The tattooist just asked me whether it makes any difference if it’s the old logical justification we’re about. It does not.
     Apart from anything else, logical justification will hardly cut the Coleman’s when it comes to the vast majority of things we claim to know, including the many that, as Polanyi reminds us, we only know tacitly.  We might also assert, with some justification (as it were), that all real knowledge is practical and so, ultimately, will out-run logical analysis.  However, and in less confrontational tones (the man has a needle poised over the groin of my friend), even if we exclude the tacit and the practical and seek only to justify logical constructions, we are not, I hope going to start pretending that logic is eternal and unchanging.  Logic, lest we forget, is a function of language; and language, its logics, and its justificatory procedures are activities undertaken by persons for specific purposes.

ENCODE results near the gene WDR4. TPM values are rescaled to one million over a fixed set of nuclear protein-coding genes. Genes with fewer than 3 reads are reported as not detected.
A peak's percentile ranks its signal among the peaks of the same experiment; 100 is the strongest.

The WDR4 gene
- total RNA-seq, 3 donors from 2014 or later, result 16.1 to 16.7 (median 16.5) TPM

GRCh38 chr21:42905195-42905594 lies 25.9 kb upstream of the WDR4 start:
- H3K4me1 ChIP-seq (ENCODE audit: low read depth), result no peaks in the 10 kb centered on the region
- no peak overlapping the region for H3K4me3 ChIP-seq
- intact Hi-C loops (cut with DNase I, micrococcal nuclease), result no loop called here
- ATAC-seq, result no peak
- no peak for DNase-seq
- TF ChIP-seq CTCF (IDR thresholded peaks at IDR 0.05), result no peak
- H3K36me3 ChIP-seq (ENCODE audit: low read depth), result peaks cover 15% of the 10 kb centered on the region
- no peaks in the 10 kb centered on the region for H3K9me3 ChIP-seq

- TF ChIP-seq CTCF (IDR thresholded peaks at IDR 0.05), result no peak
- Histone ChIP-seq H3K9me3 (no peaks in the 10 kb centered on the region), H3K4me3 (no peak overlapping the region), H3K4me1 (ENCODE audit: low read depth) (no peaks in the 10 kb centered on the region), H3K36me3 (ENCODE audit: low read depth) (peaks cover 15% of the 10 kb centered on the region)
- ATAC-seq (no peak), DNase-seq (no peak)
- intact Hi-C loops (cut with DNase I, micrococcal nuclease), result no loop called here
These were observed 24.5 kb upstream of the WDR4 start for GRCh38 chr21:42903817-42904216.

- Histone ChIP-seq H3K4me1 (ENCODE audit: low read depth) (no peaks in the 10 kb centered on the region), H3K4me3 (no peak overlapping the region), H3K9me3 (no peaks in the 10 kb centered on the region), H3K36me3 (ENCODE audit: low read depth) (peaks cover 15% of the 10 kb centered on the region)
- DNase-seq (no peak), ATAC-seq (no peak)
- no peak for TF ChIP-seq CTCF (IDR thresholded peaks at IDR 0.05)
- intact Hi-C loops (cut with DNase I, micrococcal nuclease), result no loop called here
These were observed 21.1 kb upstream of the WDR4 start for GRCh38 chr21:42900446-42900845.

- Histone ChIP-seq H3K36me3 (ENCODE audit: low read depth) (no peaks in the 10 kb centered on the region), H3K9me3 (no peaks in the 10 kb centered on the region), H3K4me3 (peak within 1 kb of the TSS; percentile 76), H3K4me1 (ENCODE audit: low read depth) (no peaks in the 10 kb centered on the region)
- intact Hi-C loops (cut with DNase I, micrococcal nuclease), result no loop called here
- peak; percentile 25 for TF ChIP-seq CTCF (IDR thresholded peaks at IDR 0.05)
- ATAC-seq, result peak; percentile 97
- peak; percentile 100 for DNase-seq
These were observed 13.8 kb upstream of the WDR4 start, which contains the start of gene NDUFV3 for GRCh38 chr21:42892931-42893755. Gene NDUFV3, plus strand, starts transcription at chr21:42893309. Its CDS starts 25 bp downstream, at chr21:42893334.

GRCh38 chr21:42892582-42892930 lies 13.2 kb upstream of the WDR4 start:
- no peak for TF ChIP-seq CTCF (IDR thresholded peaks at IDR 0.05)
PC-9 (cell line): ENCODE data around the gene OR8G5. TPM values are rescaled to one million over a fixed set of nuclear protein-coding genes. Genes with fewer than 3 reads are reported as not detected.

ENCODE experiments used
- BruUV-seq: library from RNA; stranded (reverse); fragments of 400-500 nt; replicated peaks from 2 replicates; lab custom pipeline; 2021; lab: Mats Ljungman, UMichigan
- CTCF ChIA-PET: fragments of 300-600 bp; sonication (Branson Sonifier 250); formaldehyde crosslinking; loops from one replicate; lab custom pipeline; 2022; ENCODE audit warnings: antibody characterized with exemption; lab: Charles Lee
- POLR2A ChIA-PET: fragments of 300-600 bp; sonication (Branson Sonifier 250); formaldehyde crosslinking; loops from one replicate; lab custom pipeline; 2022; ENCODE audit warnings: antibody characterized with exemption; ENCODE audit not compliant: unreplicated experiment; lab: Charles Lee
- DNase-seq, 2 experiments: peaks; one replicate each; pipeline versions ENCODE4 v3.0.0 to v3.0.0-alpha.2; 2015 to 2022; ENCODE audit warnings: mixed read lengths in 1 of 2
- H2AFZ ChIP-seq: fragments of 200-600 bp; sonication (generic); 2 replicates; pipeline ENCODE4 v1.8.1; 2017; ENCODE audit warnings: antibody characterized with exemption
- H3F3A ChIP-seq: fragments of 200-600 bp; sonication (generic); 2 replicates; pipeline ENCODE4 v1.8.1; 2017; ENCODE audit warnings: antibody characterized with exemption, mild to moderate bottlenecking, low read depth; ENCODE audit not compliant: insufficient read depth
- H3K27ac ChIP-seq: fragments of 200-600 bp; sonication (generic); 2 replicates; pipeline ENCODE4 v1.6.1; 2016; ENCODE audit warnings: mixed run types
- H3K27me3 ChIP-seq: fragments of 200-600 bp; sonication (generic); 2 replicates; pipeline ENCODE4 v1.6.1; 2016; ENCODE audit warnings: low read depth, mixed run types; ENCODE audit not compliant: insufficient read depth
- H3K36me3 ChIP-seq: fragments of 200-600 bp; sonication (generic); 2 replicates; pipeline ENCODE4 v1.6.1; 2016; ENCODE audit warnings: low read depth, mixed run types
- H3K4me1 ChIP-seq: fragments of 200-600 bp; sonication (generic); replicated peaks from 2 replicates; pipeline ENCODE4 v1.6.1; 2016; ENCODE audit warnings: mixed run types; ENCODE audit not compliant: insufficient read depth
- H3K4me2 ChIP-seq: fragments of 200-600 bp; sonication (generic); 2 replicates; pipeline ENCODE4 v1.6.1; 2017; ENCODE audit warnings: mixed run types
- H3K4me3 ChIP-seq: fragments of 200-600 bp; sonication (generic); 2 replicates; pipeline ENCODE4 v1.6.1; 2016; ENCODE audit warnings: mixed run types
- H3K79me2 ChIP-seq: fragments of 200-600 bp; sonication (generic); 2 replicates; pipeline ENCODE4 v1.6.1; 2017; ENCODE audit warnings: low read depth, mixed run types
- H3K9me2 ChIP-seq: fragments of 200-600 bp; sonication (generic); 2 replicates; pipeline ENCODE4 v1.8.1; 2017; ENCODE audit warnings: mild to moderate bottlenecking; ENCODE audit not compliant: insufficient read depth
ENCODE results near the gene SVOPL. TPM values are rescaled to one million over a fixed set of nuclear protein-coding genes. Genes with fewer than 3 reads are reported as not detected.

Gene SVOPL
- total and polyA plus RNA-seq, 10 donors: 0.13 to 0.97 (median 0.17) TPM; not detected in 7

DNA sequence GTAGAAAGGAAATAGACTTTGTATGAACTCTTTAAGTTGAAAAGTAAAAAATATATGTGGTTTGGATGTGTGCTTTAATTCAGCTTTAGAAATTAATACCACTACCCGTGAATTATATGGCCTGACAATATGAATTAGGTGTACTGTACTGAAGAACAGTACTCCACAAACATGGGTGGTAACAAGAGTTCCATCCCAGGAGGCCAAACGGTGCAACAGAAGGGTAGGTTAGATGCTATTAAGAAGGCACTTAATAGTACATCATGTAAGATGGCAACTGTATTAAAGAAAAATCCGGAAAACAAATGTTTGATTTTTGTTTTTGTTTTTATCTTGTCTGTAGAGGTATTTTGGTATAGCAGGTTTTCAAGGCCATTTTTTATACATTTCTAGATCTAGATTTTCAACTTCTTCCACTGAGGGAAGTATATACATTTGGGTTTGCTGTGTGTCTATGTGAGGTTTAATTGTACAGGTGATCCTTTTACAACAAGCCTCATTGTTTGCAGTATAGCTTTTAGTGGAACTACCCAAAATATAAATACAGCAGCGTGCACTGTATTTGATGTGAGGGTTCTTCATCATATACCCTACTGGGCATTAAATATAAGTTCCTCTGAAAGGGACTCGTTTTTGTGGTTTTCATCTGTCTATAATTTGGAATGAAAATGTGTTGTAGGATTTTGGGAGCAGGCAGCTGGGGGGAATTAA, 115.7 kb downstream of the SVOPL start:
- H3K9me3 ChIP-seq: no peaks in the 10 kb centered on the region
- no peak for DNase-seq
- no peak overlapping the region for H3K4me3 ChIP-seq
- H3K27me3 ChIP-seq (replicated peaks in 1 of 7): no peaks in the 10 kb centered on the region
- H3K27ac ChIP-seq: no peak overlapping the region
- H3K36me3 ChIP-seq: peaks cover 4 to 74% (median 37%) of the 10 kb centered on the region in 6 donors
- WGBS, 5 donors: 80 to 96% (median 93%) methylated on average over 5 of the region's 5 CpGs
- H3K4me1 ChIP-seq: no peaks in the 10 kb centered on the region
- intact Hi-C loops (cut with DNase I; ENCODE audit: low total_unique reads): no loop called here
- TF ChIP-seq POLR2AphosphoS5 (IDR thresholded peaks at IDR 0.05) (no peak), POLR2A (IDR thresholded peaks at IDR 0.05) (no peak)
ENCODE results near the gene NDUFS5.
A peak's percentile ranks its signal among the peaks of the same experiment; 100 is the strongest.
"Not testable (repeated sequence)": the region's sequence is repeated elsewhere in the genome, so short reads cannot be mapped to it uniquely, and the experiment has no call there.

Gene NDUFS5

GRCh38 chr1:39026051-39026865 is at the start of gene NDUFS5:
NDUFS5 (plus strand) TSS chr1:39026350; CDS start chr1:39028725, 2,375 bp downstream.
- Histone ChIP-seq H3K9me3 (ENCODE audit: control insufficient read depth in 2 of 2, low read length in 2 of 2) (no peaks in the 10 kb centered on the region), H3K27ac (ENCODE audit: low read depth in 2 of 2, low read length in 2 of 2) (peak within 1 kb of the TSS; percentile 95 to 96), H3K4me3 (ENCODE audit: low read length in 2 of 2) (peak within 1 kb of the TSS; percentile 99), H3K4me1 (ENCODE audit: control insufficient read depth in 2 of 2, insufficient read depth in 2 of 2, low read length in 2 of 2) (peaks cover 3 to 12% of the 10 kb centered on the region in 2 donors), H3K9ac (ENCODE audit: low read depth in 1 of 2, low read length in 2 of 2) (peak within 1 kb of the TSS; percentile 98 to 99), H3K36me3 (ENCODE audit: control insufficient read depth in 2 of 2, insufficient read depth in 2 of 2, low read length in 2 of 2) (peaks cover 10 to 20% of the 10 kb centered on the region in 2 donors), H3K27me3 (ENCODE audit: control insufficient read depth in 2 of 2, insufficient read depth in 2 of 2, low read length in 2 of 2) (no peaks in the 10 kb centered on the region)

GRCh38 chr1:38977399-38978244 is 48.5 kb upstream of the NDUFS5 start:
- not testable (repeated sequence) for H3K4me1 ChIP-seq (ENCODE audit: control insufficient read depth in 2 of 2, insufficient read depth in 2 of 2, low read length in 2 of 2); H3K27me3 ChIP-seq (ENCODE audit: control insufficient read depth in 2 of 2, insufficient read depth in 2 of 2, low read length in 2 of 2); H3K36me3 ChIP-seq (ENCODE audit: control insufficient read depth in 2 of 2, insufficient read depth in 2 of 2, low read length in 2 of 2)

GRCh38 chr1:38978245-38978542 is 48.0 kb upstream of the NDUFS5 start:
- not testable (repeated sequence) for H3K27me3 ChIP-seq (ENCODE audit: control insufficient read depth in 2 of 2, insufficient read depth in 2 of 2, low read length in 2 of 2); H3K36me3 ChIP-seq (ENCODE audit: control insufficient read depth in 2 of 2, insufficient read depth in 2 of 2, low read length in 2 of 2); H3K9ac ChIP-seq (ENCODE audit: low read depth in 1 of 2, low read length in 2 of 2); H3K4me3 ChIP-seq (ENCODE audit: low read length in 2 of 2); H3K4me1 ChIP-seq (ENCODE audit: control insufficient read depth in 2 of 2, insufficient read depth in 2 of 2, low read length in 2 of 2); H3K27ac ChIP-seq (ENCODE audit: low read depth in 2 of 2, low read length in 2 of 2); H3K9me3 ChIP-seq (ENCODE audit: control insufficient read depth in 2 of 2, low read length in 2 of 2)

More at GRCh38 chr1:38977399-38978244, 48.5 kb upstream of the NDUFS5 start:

But the look on Skin-the-Cat’s face entreats me not to get side-tracked.  As regards truth and belief, I shall limit myself to observing that it is not particularly clear what they mean either.  Is truth a matter of correspondence between propositions and states of affairs, as philosophers once insisted?   I shouldn’t think so.  Something a touch more constructive might be more useful; more capable, that is, of accommodating the role we play in seeking and finding.  At the very least.